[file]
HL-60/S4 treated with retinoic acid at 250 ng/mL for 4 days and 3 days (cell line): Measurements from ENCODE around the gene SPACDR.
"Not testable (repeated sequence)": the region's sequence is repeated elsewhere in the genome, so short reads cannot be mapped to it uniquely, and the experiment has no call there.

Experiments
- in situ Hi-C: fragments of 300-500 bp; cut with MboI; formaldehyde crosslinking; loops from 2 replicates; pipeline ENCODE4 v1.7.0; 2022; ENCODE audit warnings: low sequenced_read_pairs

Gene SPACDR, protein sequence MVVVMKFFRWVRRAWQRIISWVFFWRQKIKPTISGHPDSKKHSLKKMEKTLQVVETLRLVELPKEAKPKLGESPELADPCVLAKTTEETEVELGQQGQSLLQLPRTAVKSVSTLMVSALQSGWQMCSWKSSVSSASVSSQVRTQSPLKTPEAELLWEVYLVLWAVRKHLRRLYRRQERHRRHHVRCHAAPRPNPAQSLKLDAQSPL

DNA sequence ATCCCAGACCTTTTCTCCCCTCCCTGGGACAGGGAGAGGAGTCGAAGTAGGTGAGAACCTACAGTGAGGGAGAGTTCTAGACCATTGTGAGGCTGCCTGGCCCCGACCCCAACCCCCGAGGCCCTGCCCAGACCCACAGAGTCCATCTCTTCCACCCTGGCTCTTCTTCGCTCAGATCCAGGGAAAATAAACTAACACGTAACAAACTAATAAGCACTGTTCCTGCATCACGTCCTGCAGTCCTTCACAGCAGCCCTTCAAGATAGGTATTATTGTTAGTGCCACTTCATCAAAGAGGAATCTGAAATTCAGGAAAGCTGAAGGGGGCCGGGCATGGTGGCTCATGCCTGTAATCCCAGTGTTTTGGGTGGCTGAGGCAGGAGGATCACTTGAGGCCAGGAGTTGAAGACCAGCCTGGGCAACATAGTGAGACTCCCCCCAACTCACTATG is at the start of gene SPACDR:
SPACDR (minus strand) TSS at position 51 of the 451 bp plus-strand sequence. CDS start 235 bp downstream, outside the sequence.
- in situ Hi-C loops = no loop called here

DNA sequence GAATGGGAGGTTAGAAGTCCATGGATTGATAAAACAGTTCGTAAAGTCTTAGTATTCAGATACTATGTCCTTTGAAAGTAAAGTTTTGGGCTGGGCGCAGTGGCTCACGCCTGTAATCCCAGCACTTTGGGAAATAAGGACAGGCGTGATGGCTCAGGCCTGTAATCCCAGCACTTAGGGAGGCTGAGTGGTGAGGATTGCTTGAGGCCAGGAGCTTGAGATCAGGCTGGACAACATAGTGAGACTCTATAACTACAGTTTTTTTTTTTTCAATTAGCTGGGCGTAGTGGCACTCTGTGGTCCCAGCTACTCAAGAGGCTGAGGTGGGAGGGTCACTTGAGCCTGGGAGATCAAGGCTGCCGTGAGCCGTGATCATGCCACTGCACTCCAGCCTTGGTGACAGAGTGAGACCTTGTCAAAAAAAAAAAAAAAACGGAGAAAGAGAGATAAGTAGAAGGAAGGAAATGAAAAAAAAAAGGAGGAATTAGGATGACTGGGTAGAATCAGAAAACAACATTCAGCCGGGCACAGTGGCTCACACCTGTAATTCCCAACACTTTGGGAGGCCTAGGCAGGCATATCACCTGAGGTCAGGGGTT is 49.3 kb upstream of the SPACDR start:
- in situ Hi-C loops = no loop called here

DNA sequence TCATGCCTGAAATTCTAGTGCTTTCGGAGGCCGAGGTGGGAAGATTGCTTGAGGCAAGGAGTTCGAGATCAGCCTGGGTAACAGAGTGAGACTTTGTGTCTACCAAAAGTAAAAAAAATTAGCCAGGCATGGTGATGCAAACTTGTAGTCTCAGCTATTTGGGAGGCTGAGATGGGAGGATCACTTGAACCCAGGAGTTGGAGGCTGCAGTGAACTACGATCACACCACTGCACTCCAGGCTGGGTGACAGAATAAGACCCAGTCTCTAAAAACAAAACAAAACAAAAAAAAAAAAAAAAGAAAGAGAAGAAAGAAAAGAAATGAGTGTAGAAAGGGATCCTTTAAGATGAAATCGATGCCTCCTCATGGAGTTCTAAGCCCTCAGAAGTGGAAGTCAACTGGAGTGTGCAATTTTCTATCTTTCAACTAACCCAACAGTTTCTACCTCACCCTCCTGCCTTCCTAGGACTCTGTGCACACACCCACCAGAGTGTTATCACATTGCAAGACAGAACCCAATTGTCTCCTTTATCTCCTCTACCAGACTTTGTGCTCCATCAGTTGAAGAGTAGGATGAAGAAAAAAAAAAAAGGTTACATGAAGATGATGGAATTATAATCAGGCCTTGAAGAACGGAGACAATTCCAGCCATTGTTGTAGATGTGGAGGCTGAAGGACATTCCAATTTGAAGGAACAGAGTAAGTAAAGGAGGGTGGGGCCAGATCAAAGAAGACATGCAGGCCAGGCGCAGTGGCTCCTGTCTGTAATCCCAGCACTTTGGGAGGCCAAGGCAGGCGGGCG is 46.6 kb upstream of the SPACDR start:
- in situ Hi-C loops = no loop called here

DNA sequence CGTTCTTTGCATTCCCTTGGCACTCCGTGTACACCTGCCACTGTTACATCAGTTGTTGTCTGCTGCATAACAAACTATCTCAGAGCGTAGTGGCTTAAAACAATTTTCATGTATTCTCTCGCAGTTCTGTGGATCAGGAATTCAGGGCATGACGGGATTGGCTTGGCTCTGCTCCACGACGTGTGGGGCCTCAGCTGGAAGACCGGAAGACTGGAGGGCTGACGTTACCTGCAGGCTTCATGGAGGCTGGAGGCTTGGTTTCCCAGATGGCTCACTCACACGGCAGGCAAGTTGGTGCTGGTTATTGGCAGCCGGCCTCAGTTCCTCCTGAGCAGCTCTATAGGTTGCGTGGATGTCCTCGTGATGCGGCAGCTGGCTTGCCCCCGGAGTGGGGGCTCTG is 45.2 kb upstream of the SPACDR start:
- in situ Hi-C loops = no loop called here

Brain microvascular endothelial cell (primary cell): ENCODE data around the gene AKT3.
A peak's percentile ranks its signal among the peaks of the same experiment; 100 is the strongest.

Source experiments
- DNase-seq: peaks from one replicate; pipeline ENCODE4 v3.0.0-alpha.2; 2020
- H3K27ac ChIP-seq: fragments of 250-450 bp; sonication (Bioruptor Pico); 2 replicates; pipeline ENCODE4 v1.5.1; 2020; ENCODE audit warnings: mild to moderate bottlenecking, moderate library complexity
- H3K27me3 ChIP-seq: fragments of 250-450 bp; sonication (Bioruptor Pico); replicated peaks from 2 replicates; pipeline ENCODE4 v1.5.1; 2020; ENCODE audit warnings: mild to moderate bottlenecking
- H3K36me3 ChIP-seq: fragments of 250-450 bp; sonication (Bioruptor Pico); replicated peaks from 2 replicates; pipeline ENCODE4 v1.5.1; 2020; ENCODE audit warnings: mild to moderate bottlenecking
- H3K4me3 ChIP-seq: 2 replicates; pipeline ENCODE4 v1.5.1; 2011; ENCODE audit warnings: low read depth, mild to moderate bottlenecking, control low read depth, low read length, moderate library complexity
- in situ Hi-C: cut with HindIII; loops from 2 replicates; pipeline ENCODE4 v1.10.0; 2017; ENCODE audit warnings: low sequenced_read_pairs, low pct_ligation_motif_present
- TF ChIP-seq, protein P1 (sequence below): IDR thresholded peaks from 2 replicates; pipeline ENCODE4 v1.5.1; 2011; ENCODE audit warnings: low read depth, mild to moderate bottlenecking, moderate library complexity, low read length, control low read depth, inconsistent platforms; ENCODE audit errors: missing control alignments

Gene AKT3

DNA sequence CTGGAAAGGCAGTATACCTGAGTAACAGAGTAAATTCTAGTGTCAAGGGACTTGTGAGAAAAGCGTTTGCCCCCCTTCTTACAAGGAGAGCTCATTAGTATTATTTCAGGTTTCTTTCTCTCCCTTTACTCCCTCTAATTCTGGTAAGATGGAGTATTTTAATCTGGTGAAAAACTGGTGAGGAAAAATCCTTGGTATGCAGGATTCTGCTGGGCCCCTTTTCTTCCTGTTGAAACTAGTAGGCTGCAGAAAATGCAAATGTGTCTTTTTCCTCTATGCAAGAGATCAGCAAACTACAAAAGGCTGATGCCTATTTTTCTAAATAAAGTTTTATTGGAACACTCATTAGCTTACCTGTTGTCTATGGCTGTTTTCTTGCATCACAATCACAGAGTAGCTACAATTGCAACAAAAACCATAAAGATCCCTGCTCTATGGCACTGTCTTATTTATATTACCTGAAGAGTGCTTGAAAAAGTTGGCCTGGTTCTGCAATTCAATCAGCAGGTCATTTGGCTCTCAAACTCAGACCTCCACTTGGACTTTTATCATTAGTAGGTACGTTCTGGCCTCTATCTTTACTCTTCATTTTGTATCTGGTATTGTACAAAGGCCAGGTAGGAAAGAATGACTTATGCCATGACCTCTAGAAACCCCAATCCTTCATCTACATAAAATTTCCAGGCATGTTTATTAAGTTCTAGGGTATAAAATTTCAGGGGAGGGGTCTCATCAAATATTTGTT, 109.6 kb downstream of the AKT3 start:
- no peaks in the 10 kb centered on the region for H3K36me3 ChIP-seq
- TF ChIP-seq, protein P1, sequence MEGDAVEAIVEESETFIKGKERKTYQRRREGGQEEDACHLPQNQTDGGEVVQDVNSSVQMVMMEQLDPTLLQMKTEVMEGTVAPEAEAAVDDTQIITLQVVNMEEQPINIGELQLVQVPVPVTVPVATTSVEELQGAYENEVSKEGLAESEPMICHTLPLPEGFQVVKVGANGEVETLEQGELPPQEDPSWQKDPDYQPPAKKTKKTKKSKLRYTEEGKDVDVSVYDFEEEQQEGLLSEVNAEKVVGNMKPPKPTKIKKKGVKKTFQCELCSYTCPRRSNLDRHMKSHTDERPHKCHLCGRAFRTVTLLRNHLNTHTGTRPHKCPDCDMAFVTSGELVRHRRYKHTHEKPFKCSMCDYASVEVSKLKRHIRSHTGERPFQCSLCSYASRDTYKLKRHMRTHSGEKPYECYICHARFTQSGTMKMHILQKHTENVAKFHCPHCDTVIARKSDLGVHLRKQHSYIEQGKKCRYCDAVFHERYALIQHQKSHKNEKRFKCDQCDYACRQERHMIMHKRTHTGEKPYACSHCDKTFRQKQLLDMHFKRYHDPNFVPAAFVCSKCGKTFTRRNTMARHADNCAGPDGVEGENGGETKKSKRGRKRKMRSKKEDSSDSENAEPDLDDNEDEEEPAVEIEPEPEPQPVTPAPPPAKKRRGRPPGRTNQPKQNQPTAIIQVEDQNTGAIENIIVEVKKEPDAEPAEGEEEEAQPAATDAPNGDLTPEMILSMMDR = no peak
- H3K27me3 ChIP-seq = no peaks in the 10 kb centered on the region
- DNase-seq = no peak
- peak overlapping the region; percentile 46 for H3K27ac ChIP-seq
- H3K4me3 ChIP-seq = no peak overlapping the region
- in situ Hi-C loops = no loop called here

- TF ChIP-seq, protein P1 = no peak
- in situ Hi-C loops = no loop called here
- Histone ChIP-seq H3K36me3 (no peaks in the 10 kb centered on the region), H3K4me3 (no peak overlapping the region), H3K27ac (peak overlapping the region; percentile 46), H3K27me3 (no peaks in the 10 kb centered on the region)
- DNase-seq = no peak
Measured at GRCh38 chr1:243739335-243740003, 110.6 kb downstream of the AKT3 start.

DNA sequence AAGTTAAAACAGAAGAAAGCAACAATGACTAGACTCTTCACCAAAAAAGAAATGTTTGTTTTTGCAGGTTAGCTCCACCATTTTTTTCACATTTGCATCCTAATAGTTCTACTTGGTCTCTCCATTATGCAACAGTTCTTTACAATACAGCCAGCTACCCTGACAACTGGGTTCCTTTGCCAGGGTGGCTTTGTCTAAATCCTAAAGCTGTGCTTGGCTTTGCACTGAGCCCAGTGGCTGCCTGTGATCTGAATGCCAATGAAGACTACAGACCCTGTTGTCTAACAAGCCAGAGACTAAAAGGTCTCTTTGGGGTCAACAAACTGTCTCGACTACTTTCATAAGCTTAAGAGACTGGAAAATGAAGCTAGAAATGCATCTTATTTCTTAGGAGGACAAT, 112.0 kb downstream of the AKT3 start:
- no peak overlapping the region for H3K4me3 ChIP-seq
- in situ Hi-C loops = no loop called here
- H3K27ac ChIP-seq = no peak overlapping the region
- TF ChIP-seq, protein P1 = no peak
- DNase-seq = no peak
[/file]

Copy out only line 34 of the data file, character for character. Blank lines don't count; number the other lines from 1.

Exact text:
- TF ChIP-seq, protein P1 = no peak